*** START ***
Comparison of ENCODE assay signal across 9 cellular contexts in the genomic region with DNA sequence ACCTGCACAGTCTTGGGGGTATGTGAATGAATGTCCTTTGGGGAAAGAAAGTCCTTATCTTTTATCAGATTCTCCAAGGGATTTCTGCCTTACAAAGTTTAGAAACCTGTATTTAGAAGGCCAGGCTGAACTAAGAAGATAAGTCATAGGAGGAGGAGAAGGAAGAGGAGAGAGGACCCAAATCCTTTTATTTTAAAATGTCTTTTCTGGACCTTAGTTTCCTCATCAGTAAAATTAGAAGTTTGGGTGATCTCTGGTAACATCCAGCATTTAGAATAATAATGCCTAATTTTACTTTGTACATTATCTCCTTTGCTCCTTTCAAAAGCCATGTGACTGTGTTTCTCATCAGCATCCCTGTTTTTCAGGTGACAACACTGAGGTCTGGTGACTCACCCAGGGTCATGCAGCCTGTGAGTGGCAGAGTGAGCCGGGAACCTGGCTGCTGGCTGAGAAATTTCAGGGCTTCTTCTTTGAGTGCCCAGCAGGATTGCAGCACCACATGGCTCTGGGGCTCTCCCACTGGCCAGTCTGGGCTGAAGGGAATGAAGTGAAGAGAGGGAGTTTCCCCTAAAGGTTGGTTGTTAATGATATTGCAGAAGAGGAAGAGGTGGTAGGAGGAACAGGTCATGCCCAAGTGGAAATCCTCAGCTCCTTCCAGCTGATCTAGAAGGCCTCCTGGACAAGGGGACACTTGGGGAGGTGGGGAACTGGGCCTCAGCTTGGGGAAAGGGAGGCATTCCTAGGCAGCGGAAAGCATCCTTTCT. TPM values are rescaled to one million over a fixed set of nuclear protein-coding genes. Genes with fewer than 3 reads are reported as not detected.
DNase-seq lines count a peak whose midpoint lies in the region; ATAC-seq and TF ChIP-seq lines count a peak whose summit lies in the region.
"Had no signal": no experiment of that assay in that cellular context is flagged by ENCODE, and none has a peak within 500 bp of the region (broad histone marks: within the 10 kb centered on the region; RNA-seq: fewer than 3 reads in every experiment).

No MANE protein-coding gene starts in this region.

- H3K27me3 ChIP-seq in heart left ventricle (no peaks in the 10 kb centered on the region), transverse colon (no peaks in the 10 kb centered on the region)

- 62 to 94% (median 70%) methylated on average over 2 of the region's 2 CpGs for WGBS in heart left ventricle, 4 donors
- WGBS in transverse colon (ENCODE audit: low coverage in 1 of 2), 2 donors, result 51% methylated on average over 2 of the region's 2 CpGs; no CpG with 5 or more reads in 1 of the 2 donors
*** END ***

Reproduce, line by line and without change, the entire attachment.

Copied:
Comparison of ENCODE assay signal across 9 cellular contexts in the genomic region with DNA sequence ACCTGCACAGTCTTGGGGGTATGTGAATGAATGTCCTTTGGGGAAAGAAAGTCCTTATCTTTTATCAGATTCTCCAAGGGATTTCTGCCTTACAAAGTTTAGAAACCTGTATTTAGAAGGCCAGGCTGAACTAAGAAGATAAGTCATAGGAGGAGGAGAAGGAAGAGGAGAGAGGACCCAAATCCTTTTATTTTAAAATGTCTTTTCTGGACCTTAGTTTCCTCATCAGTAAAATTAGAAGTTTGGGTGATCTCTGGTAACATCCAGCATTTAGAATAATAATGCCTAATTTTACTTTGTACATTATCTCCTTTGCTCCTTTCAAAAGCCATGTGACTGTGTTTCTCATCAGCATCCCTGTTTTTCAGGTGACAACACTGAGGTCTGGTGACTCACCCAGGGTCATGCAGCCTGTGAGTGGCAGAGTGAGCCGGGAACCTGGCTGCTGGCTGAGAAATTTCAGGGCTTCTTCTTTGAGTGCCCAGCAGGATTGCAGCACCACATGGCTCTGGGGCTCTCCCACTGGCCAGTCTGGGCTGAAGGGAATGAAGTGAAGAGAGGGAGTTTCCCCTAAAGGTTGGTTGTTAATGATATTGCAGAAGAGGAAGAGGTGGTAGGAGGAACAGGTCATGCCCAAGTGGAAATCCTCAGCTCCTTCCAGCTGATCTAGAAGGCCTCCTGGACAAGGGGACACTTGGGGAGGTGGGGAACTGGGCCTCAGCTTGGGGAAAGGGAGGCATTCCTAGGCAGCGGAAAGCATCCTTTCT. TPM values are rescaled to one million over a fixed set of nuclear protein-coding genes. Genes with fewer than 3 reads are reported as not detected.
DNase-seq lines count a peak whose midpoint lies in the region; ATAC-seq and TF ChIP-seq lines count a peak whose summit lies in the region.
"Had no signal": no experiment of that assay in that cellular context is flagged by ENCODE, and none has a peak within 500 bp of the region (broad histone marks: within the 10 kb centered on the region; RNA-seq: fewer than 3 reads in every experiment).

No MANE protein-coding gene starts in this region.

- H3K27me3 ChIP-seq in heart left ventricle (no peaks in the 10 kb centered on the region), transverse colon (no peaks in the 10 kb centered on the region)

- 62 to 94% (median 70%) methylated on average over 2 of the region's 2 CpGs for WGBS in heart left ventricle, 4 donors
- WGBS in transverse colon (ENCODE audit: low coverage in 1 of 2), 2 donors, result 51% methylated on average over 2 of the region's 2 CpGs; no CpG with 5 or more reads in 1 of the 2 donors